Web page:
“We are open to investing in the full spectrum of available technologies,” notes Comin. “Technology changes really quickly in farming just as in any other industry. So we need to make sure that Alberta producers have every possible tool in their toolbox and that they keep up with technology changes.”
Ziemienowicz and Eudes’ research so far has involved triticale. “Most procedures that we employ in this project work more efficiently in triticale than in wheat,” says Ziemienowicz. “Once we obtain nitrogen-fixing triticale, we will transfer this trait into wheat using interspecies breeding techniques. Moreover, lessons learned from development of this trait in triticale will help us to apply it to other crop species.”
In the initial stage of their research, the research team developed tools needed for this work including an AAFC nifcluster, peptide nanocarriers, DNA delivery technology, microspore culture and regeneration, selectable markers and selection procedures, and a nitrogen-fixation assay for plant cells.
Their creation of the AAFC nifcluster is a good example of the important advances they are making. Ziemienowicz explains the ability to fix atmospheric nitrogen is limited to a small number of organisms including certain bacteria. These nitrogen-fixing organisms have about three or four genes responsible for producing the nitrogenase enzyme, which converts atmospheric nitrogen gas into ammonia, and about 10 to 12 genes that produce co-factors needed for nitrogenase activity.
“Prior to our work, biotechnologists were able to deliver only two out of 16 essentialnifgenes into plants. Recently, an Australian group reported delivery of 16 nifgenes, but each gene individually. In addition, both research efforts were done in tobacco as a model plant, and not in cereals,” she says.
“The AAFC nifcluster that we developed contains all 16 essential nifgenes and two selectable marker genes (needed to maintain the nifgenes in the plant genome). The cluster was designed to allow expression of the bacterial genes in triticale and wheat plant cells.”
In the next stage of the work, the researchers used their tools to move the AAFC nifcluster into triticale cells. “We deliver the AAFC nifcluster into triticale cells using a unique nanocarrier developed by Dr. Eudes’ team, in particular by Dr. Trevor MacMillan. The nanocarrier is a group of cell-penetrating peptides that carry DNA cargo into a specific location in a plant cell,” explains Ziemienowicz.
“We chose plant mitochondria as the best delivery place because these plant organelles offer the most optimal environment for nitrogenase production and activity. We use microspore cells (precursors of pollen) because they can be relatively easily regenerated into entire plants.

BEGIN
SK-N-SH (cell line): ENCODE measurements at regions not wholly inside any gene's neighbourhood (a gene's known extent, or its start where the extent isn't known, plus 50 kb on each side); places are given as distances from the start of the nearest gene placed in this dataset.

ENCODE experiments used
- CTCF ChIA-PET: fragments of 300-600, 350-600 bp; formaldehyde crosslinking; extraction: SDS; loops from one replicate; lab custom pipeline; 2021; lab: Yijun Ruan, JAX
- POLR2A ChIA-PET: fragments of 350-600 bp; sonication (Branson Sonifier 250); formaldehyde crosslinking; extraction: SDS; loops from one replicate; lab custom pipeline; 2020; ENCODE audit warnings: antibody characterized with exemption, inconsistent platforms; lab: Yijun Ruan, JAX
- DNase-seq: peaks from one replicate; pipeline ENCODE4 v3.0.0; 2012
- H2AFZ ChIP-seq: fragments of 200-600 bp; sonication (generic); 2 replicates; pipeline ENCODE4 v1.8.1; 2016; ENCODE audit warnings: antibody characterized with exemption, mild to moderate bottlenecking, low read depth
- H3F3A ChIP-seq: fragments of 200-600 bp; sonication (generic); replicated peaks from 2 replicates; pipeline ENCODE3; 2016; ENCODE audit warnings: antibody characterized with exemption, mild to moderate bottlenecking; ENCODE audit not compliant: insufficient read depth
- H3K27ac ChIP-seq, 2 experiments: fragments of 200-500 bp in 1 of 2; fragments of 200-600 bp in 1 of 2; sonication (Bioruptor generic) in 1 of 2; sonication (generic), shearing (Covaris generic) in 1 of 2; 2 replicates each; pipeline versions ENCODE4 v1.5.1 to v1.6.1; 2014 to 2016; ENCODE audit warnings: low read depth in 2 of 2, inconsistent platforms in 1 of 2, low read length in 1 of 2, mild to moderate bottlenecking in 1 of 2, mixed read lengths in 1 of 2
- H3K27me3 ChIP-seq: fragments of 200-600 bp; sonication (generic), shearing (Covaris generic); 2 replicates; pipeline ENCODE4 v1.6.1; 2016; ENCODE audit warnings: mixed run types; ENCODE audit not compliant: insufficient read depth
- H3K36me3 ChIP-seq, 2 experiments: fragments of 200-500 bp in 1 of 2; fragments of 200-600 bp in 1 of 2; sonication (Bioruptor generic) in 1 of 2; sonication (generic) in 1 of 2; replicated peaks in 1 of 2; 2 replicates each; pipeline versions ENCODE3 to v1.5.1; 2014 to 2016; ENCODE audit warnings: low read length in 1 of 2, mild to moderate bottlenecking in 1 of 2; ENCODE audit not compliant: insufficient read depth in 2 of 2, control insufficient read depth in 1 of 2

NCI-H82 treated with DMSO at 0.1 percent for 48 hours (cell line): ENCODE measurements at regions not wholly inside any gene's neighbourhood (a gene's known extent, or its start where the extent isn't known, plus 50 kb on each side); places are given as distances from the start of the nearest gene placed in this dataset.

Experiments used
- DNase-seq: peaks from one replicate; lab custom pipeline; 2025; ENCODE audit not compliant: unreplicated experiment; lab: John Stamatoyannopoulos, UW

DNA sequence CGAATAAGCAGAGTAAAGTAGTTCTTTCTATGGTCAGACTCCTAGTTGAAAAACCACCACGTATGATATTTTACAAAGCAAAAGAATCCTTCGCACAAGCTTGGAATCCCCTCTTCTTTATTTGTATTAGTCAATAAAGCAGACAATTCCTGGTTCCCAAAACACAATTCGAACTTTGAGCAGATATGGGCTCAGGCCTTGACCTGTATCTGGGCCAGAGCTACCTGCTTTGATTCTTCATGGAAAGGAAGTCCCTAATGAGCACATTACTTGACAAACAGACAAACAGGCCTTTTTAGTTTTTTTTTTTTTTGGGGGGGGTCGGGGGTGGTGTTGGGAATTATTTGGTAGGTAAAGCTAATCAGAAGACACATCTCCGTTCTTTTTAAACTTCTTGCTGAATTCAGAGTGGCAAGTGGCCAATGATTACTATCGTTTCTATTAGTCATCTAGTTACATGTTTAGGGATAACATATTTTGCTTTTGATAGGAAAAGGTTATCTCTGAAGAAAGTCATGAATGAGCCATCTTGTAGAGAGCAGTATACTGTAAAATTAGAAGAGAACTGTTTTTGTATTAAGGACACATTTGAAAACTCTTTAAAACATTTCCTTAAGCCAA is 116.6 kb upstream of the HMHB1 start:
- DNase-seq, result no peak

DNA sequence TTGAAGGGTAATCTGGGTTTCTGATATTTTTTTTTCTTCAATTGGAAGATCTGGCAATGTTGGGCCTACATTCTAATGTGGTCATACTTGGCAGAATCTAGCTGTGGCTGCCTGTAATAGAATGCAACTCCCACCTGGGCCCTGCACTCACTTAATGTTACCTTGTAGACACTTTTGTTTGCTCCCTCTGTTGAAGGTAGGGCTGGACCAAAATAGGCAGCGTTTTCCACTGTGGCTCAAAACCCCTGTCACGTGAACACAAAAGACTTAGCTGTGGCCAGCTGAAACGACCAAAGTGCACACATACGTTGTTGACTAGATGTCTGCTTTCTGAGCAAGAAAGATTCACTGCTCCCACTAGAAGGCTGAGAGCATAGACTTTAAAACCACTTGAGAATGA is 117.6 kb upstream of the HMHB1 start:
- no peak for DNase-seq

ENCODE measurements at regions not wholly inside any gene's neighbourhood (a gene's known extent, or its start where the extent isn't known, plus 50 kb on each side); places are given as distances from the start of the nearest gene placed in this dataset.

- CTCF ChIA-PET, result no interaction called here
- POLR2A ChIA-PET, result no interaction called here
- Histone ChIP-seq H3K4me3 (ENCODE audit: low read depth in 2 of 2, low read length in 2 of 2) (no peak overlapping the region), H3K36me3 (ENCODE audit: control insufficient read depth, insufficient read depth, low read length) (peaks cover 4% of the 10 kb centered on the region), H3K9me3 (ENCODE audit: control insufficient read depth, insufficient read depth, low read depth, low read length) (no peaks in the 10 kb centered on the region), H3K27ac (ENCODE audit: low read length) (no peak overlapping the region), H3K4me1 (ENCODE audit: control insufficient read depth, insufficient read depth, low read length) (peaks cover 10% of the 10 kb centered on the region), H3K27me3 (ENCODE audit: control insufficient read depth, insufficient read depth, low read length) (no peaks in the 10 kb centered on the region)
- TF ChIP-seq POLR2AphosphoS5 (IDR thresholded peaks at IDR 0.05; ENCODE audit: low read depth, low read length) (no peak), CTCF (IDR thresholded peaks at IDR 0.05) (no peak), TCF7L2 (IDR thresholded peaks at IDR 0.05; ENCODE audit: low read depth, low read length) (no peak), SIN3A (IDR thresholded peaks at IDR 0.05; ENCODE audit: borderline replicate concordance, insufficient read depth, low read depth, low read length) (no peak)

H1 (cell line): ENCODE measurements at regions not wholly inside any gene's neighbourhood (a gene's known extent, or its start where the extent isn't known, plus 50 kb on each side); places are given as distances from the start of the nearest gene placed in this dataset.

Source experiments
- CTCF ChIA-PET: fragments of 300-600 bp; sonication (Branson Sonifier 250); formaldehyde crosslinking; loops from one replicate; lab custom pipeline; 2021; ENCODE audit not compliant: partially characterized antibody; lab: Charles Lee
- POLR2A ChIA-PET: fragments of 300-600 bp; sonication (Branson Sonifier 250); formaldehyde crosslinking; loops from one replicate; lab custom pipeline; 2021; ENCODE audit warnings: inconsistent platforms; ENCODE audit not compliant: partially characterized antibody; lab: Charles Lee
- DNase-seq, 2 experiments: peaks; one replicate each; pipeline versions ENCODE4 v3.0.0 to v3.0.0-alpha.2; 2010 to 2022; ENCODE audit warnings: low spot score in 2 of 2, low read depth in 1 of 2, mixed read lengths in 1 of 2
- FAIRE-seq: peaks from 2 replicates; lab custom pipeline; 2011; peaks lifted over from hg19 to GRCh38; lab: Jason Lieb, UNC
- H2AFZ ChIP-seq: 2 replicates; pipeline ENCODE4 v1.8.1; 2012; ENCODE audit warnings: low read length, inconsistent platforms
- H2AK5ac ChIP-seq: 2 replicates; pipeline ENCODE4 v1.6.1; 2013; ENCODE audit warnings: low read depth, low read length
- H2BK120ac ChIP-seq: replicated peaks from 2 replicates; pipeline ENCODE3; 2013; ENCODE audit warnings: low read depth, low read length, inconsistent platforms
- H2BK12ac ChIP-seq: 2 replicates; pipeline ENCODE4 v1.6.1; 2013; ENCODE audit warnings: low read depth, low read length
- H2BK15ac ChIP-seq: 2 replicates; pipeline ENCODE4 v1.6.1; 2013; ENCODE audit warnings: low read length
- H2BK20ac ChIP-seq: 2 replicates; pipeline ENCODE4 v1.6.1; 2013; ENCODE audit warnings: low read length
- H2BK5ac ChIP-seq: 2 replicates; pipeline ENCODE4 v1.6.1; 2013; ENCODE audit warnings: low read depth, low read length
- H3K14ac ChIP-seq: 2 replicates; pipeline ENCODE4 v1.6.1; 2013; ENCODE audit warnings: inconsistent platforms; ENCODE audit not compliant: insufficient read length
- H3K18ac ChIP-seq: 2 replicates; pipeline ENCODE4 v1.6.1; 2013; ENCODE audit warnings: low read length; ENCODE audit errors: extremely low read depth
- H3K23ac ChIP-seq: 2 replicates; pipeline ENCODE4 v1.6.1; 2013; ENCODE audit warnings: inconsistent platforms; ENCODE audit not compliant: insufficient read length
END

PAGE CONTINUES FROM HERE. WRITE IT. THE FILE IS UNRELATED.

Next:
“Once the cargo-carrier nanocomplexes reach their destination, the DNA is released and integrated into the mitochondrial genomes, and the nifgenes are expressed, which leads to nitrogenase production.”
Recently, the researchers have shown that all the delivered nifgenes are indeed expressed in the triticale microspore mitochondria and that the nitrogenase enzyme is produced. Plus, they have demonstrated that the nif-enriched microspores definitely fix atmospheric nitrogen. The research team is now working on regenerating nif-enriched triticale plantlets.
If all goes as expected, they will produce triticale plants that have all the characteristics of the triticale parent plus the ability to fix nitrogen.
Ziemienowicz thinks it will take at least 10 more years to develop nitrogen-fixing wheat. “We need about three years to produce and test the nitrogen-fixing triticale plants. Then, we need a few years to transfer the trait to wheat. Also, it takes years for commercialization of a plant with a novel trait.”
Looking Down the Road
Even though it is many years away, the path to commercialization could be as challenging as the scientific path to develop nitrogen-fixing cereals.
One factor will be regulatory requirements for genetically engineered (GE) products. In Canada, the Canadian Food Inspection Agency (CFIA) evaluates all plants with novel traits for safety to the environment before they can be grown or fed to livestock. The CFIA website states: “The CFIA defines a plant with a novel trait (PNT) as a new variety of a species that has one or more traits that are novel to that species in Canada. A trait is considered to be novel when it has both of these characteristics: it is new to stable, cultivated populations of the plant species in Canada; and it has the potential to have an environmental effect…. Novel traits can be developed through various techniques, including, but not limited to, genetic engineering. Examples (other than genetic engineering) are mutagenesis, gene editing, cell fusion, and traditional breeding….This product-focused approach means that not all PNTs are developed through genetic engineering, and that not all products of genetic engineering are PNTs.”